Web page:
After the 1971 War, Pakistan’s support to Mizo and Naga rebels had become irrelevant. Sheikh Muhammad Abdullah had grudgingly accepted Indian suzerainty and become chief minister of Indian-occupied Jammu & Kashmir. However, a decade later (in 1981) Sheikh Abdullah was terminally ill and Pakistan had decided to exploit the vacuum that was going to be created after his death. Moreover, Kashmiris were fed up with the corruption rampant in IHK under Abdullah’s rule. Conditions for a fresh uprising were thus being created in the Valley. It has been stated that Pakistan’s support to the Kashmiri separatists is not in retaliation to what India is covertly and overtly doing to destabilize Pakistan, it is because Pakistan considers the uprising in Jammu & Kashmir as a genuine liberation movement launched by its people.
The one significant movement abetted by Pakistan in retaliation to the Indian subversive operations was the Khalistan movement. In 1980 or thereabouts, nuclear deterrence had established itself in the Sub-Continent and, while the Indian leadership bristled due to Pakistan’s support to the Khalistanis, the 1986 standoff between India and Pakistan remained inconclusive.
Contrary to the general perception, Khalistan movement was not started by Zia-ul Haq. According to Raman (2012) a retired officer of RAW:
“ …. In 1971, one saw the beginning of a joint covert operation by the U.S. intelligence community and Pakistan’s ISI to create difficulties for India in (Indian, sic) Punjab…. The U.S. interest in Punjab militancy continued for a little more than a decade and tapered off after the assassination of Indira Gandhi.
After assuming power, Zia resumed (or intensified) Pakistan’s support of the Khalistan movement by starting, what the Indians call “Operation Topac”. This operation dovetailed operations in J&K with the Sikh insurgency. Perhaps Pakistani leadership was never serious about the Khalistan movement beyond the consideration that a restive Indian Punjab disrupted Indian Army’s line of communications to the Indian-held Kashmir. The Khalistan insurgency was not started by Zia. It was resurrected during the 1980s in retaliation to Indira’s ham- handed policies against the Sikh community. Zia exploited the Sikh turbulence in East Punjab. The undeclared nuclear deterrence in the Sub-continent (Pakistan had not yet shown its hand) had transformed India-Pakistan hostility into a slow burning and long drawn out war which continues to bleed both the countries. India and Pakistan, though both of them deny it, are using terrorism as an instrument of state policy. Being a weaker power will not make Pakistan blink even as being weak has not deterred Vietnam and Taiwan from defying China. Such are the dynamics of power. Paradoxically, Pakistan’s present political instability makes it a more credible nuclear weapons state than India.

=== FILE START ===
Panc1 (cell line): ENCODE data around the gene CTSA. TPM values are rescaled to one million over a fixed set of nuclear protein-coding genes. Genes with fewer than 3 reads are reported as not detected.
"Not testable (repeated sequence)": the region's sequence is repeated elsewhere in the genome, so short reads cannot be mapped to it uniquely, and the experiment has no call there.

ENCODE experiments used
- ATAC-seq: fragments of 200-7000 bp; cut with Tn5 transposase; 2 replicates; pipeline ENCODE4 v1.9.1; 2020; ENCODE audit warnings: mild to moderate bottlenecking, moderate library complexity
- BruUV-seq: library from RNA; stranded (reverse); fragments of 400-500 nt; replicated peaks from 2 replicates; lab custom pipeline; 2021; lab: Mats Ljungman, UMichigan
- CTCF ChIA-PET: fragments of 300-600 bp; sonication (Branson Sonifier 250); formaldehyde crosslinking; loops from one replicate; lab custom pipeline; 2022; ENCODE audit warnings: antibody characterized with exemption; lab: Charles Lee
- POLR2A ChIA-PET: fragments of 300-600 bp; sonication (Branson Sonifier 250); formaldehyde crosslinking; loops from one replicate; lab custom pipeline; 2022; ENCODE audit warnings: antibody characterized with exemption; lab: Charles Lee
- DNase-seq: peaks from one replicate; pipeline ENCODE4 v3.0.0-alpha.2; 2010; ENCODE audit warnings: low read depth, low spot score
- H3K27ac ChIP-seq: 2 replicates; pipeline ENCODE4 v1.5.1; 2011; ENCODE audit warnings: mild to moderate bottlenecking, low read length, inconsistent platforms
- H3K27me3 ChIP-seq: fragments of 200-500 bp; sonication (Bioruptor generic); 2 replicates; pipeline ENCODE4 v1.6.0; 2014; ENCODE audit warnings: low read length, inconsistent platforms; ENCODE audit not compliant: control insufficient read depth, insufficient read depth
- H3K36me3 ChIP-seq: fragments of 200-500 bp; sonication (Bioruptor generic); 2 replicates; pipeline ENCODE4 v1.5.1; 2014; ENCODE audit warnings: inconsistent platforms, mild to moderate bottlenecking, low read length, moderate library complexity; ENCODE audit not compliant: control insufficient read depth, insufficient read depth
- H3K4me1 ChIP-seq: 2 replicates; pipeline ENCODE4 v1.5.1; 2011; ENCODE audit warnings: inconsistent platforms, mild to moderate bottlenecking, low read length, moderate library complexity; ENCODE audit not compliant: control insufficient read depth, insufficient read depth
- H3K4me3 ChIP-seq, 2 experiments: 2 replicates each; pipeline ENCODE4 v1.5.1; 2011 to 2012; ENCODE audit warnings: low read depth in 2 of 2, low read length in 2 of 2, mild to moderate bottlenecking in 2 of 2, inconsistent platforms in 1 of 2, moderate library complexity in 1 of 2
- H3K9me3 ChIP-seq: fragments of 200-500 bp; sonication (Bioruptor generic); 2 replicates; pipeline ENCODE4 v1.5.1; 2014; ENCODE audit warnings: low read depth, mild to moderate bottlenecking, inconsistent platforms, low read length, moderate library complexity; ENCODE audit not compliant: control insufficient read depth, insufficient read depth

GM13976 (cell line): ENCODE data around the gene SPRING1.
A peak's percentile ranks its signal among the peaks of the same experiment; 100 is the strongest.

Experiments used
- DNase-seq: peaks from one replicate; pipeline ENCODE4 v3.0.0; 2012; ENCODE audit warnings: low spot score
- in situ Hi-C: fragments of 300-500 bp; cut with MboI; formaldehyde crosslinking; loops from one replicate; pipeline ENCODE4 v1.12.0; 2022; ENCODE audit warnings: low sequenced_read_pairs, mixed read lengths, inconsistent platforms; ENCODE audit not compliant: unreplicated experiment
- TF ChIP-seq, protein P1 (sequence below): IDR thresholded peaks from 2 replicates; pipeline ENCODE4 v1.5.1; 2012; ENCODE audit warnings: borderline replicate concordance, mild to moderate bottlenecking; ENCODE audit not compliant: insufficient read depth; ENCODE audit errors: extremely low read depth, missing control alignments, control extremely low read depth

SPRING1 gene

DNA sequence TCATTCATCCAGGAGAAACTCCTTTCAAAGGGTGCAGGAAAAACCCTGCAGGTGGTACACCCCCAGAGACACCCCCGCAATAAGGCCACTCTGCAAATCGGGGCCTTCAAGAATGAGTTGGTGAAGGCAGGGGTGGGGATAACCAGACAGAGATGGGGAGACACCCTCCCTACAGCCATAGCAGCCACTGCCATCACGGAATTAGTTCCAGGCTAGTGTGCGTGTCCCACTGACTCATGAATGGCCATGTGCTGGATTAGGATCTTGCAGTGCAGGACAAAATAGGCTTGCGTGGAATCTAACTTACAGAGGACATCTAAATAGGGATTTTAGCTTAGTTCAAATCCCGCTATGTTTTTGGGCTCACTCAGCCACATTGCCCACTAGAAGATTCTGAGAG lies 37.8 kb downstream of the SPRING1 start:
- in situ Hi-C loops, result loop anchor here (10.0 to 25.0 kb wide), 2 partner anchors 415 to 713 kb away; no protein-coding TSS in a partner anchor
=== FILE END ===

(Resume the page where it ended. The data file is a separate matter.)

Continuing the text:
Kargil, according to Vajpay, was a “near war”. We categorize it, like the Indian operation in Siachen, as a lesser war. Thereafter, the Subcontinent was plunged into a grand season of proxy wars such as the terrorist war waged in Pakistan by the Taliban, and the Indian sponsored civil war in Karachi, interior Sindh, FATA, and Baluchistan. Indians accuse Pakistani proxies of launching terrorist attacks on the Indian parliament and in Mumbai. We have to take the Indian accusations seriously. The season of proxy wars will not last forever. It will end somewhere. However, once the proxy wars come to an end, and the seasonal cycle is completed, it should logically start all over again with the season of major wars under a nuclear overhang. Both the sides are honing their respective doctrines to fight such a war. All the while, Jammu & Kashmir remains in the eyes of the storm. It is easy to say that Pakistan should peacefully resolve its territorial differences with India. It needs two to tango. One time or another, one side refuses to dance. Maybe in the 22nd Century, when there is peace between the two countries.
Until then both these countries, it is feared, will learn the things the hard way.